The problem with algorithms setting rental prices and anything else that has to do with human needs is that computer codes are not human. They don't know that Alice living in 3B is a single mom out of work because she just had a mastectomy. An algorithm doesn't factor in that Marc in the split level is having to drive an hour every day to help care for his elderly mother or that Carol on the first floor left an abusive relationship and this was the only place she could afford.

Leaving the lives of people up to an algorithm can have disastrous affects, and the lawsuit the attorney generals are bringing will highlight that concern using RealPage as the example.

True
Make Room

When Henry was laid off three and a half years ago, his family was forced to leave their house.

The house they were renting had mold in the basement. Though Lisette was working two part-time jobs, they couldn't find another place to live.


GIFs via Make Room/YouTube.

They tried to access programs for people who needed help — but they didn't meet the requirements.

They searched for programs that could help but didn't qualify because they didn't have problems with substance abuse and had some income.

And the homeless shelters they looked at didn't provide for their needs because not all shelters are set up for families. Some wanted to split them up by gender.

Now, they're living in an apartment that doesn't feel like home and costs too much. More than half their income goes to rent and utilities.

Living paycheck-to-paycheck is pretty much standard operating procedure for millions of families in our country.

In fact, paying at least half of monthly income for rent is a reality for about 1 in 4 U.S. renters.

The Great Recession had a lot to do with this.

Roughly 6 million homeowners lost their homes through foreclosure since 2008, which put more pressure on the rental market. And beyond that, a lot of folks who were just getting their start in the working world (hello, 20-somethings) began their adult careers far behind where they should have been.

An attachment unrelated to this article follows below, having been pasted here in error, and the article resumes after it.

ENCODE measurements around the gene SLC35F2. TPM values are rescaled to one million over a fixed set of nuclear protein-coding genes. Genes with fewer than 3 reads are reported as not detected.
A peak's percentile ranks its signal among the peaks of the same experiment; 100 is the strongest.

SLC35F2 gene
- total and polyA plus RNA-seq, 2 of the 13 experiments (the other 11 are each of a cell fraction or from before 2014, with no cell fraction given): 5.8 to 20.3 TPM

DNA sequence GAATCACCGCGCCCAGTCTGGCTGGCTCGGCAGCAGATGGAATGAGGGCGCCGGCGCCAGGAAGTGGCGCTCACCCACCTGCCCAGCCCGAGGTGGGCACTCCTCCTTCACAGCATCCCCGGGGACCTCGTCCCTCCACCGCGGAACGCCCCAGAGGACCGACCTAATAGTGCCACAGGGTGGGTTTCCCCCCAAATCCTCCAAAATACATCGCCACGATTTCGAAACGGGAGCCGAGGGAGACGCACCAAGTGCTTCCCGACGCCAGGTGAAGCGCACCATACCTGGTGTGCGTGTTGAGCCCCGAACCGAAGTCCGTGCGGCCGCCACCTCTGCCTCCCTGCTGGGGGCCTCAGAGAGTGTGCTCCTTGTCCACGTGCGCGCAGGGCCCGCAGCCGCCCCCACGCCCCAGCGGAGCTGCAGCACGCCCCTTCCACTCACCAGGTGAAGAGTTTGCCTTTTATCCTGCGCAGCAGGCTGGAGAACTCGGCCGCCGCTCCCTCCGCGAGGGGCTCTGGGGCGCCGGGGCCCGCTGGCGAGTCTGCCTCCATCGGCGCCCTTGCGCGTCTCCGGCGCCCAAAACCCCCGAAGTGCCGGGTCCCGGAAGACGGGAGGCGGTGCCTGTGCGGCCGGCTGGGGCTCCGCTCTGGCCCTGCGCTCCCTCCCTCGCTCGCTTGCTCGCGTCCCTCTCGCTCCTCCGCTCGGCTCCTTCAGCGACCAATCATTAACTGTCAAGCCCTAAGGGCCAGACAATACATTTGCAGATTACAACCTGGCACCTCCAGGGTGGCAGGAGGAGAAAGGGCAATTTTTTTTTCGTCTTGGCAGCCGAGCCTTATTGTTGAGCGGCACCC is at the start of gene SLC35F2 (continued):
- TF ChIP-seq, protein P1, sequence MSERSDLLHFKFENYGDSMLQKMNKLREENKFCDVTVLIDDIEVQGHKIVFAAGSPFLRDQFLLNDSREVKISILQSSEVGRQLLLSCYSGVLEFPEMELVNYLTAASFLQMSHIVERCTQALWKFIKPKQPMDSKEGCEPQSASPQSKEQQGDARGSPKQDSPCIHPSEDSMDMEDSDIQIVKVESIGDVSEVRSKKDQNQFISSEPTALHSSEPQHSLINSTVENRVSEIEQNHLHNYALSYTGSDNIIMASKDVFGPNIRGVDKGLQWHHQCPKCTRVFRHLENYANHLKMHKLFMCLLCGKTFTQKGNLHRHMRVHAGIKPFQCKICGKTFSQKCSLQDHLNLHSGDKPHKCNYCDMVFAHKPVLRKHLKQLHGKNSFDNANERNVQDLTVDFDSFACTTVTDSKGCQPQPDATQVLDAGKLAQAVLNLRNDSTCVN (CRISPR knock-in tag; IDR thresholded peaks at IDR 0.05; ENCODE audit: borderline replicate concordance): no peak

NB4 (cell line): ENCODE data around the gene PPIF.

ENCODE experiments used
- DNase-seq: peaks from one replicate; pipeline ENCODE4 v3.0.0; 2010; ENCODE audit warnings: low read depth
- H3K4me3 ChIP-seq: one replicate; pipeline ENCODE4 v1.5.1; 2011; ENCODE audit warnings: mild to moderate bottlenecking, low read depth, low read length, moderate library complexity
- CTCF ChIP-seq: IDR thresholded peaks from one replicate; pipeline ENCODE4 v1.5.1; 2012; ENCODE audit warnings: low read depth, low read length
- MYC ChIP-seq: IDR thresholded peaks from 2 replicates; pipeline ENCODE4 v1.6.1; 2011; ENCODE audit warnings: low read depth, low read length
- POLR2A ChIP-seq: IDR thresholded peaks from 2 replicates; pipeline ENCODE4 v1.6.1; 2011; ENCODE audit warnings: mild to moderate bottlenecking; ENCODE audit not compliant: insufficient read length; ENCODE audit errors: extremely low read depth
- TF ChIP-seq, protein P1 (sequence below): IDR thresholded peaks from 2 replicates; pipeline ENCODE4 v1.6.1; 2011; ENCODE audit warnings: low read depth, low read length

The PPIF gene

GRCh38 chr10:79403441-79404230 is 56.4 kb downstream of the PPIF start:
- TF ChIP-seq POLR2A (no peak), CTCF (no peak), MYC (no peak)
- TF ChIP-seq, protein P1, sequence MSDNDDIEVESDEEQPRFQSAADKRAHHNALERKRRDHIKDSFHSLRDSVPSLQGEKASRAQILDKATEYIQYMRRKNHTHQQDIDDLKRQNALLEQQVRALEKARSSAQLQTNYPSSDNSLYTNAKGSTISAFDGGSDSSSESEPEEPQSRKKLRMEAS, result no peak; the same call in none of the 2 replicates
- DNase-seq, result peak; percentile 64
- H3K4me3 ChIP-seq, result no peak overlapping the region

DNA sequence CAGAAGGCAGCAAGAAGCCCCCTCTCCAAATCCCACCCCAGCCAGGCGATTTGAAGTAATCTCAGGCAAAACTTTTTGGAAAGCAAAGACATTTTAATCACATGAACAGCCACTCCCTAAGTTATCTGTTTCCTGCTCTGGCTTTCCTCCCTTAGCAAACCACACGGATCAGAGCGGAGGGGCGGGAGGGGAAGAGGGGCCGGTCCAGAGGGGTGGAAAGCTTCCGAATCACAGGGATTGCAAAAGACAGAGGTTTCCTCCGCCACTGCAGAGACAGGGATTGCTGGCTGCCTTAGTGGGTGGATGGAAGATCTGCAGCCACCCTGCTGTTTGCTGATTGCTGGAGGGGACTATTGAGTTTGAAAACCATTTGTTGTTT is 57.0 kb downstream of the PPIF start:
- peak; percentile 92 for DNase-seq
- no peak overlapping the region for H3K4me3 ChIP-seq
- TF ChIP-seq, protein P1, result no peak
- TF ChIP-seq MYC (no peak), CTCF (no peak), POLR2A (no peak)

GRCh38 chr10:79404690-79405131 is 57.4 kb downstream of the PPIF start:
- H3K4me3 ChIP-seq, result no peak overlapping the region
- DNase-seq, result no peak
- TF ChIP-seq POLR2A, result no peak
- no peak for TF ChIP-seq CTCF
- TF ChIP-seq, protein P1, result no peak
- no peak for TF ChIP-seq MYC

As of 2013, the typical renter's income had fallen by more than 10% since 2001 (after adjusting for inflation) while the median rent had increased by 5%.

And, according to Make Room, 9 million kids are on the brink of homelessness because their parents can barely afford to pay rent.

The thing is, this is not simply inevitable. It can be fixed.

That's good news for folks like Lisette and Henry.

Make Room is a nonprofit campaign for renters that is working to fix this problem by:

  • creating a network of companies, nonprofits, advocates, and policymakers to invest in affordable homes and advocate for change.
  • campaigning to change policies and increase both the affordability and development of rentals.
  • raising awareness among policymakers and the media about the economic squeeze renters face today.
  • telling the stories of people who rent and organizing forums where the conversations begin (or continue). This includes working with celebrities and songwriters who are committed to the cause and want to help spread the word.

Recently, Carly Rae Jepsen stepped up to help spread the word.

To bring in even more supporters and awareness, Make Room regularly holds concerts in homes like the Duartes'. Earlier this year, Jepsen stopped by to perform some of the biggest pop hits.

What a treat! Check out the whole concert!

Help support Make Room's efforts in 2016 for families like the Duartes and 11 million households in need.

To help Make Room do great stuff like pass initiatives in key places and increase the supply of affordable homes, check out their holiday challenge. It's a gift worth considering this holiday season.

Listen to the Duarte family's emotional story here. It might strike a chord:

Because everyone should be able to live in a safe, affordable home.